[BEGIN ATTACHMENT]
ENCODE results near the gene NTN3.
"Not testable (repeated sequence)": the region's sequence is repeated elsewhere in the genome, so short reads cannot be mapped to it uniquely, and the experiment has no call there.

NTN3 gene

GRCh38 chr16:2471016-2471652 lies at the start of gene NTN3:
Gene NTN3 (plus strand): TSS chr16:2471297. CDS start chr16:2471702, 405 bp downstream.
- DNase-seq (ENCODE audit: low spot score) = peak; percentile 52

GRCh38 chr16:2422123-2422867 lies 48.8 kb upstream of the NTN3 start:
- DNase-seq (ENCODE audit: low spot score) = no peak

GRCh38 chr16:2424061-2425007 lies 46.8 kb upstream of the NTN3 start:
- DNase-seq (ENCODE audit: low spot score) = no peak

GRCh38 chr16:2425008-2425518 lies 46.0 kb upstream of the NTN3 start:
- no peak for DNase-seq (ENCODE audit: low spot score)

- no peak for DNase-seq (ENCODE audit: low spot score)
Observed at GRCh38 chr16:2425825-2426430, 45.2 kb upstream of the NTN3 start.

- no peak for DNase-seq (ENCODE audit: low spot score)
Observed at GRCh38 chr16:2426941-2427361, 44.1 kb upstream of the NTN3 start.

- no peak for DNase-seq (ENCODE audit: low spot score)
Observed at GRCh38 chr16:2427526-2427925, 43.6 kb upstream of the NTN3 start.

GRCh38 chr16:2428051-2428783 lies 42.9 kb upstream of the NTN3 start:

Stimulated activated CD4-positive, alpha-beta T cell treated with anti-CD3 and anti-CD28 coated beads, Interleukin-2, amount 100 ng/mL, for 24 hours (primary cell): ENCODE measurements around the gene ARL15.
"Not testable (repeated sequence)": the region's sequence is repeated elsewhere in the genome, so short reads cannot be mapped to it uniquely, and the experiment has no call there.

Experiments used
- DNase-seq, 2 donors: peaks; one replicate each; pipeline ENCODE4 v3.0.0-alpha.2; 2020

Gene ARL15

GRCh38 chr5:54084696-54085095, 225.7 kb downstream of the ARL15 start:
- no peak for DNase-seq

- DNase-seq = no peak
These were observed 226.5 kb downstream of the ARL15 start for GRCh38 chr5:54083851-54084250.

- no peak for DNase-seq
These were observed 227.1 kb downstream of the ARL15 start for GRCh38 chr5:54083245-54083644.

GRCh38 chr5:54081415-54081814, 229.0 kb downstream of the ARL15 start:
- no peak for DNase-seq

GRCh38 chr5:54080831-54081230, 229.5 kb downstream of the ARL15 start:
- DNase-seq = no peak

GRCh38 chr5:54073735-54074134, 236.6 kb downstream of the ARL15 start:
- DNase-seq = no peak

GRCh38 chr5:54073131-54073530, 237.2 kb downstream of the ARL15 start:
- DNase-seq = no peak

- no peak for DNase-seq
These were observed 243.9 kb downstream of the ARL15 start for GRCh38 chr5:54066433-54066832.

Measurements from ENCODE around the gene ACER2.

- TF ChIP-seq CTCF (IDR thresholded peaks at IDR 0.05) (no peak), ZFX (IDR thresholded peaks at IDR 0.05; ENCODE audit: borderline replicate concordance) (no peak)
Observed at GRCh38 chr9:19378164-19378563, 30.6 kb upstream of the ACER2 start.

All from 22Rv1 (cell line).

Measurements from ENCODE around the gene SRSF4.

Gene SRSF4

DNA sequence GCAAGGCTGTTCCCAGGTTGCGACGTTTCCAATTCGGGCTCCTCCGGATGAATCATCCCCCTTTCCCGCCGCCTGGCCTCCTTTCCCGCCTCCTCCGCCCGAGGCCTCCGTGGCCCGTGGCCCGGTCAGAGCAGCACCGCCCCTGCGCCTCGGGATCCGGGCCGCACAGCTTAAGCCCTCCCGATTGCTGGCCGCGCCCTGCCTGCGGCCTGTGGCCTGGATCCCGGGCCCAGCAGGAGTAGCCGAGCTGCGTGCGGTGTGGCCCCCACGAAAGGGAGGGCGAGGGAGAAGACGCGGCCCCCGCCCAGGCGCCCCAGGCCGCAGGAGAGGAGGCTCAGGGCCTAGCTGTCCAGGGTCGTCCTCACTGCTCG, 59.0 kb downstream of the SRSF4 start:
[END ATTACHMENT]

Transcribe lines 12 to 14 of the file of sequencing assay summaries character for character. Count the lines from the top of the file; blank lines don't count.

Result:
- no peak for DNase-seq (ENCODE audit: low spot score)

- no peak for DNase-seq (ENCODE audit: low spot score)
Observed at GRCh38 chr16:2425825-2426430, 45.2 kb upstream of the NTN3 start.